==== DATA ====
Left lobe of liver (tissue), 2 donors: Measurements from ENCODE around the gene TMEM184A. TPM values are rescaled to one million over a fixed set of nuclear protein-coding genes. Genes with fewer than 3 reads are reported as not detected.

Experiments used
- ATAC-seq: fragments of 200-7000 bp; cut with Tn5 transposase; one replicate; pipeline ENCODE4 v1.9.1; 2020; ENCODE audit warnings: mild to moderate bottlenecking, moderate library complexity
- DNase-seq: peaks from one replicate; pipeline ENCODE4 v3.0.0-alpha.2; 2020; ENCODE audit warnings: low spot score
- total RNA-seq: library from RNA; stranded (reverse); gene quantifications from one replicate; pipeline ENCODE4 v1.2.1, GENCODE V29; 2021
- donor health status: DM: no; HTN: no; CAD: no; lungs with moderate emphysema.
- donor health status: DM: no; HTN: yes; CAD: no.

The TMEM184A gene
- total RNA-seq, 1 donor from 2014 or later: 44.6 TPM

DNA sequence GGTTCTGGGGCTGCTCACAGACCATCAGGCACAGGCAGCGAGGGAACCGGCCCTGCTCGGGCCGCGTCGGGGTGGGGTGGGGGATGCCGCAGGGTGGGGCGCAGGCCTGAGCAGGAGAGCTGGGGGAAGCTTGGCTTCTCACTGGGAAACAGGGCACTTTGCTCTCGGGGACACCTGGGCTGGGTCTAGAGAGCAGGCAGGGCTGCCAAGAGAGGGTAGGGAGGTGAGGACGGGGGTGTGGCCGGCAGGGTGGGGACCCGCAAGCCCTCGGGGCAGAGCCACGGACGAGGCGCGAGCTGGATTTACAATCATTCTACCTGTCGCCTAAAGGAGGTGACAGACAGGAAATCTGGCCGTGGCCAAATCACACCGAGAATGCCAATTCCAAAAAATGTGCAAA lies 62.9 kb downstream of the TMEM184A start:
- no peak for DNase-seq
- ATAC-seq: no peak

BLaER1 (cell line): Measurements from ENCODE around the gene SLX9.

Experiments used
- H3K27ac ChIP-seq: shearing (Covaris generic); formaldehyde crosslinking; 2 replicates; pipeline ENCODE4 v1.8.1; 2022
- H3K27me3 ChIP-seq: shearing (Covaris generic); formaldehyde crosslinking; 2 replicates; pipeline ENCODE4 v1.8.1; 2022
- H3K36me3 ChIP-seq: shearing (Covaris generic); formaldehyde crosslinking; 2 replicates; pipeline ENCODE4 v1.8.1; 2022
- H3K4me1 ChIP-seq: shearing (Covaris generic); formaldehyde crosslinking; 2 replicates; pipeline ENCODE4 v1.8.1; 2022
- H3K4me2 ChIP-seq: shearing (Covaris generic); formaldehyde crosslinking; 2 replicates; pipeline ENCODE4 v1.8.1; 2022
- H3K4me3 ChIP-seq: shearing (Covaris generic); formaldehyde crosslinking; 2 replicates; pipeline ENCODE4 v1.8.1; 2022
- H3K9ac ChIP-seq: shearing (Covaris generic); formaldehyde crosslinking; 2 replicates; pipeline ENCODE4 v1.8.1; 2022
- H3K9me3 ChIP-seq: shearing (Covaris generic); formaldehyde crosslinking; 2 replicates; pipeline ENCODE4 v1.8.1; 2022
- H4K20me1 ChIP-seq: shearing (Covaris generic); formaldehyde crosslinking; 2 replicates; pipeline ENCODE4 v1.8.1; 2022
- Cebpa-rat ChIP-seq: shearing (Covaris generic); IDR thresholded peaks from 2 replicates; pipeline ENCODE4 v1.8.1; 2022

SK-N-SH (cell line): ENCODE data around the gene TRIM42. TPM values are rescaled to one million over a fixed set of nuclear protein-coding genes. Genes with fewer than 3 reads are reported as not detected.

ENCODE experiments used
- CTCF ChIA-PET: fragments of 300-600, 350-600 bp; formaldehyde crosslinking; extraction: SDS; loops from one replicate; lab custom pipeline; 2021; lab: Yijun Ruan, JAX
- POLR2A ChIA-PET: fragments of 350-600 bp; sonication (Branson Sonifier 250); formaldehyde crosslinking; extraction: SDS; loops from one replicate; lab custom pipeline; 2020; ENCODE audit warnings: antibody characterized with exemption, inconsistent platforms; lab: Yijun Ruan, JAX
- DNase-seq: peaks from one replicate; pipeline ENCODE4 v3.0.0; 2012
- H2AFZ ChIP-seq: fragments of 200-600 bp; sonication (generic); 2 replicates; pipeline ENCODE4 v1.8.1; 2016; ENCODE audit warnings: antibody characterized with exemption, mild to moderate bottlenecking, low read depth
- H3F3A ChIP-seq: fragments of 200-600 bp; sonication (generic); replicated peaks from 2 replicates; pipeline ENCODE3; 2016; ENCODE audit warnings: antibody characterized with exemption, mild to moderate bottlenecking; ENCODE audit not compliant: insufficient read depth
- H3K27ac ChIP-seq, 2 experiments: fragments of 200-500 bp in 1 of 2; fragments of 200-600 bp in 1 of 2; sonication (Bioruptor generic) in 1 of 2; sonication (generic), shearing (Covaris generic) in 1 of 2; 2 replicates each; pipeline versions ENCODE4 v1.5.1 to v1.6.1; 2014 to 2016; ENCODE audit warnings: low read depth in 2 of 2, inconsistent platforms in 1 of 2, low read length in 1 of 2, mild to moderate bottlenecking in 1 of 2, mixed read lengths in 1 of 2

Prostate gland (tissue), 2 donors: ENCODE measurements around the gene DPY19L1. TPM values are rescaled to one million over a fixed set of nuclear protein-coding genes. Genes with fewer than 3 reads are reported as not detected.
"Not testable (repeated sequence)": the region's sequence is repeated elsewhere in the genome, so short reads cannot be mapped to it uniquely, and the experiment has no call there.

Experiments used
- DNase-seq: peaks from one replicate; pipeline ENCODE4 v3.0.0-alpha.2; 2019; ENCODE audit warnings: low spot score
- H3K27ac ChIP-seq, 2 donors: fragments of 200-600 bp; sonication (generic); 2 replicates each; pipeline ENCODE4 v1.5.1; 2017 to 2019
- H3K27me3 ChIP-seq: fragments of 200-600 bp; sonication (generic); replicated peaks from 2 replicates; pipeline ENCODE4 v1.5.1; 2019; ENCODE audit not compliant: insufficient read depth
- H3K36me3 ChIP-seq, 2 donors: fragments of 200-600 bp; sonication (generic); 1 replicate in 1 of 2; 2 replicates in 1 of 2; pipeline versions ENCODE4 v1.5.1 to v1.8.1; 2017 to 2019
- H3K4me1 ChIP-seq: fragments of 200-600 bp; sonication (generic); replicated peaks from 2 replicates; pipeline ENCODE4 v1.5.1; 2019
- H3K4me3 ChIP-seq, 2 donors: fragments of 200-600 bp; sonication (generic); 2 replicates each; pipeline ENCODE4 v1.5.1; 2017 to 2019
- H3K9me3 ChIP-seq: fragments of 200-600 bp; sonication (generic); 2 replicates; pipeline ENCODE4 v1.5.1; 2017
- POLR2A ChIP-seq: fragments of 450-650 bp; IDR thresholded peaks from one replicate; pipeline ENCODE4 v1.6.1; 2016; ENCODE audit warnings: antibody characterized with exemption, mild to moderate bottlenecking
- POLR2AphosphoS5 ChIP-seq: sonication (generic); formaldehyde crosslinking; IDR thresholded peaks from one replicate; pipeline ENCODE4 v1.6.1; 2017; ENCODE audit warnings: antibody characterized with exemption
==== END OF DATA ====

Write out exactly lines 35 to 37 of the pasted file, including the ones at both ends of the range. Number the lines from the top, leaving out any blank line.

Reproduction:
Experiments used
- DNase-seq: peaks from one replicate; pipeline ENCODE4 v3.0.0-alpha.2; 2019; ENCODE audit warnings: low spot score
- H3K27ac ChIP-seq, 2 donors: fragments of 200-600 bp; sonication (generic); 2 replicates each; pipeline ENCODE4 v1.5.1; 2017 to 2019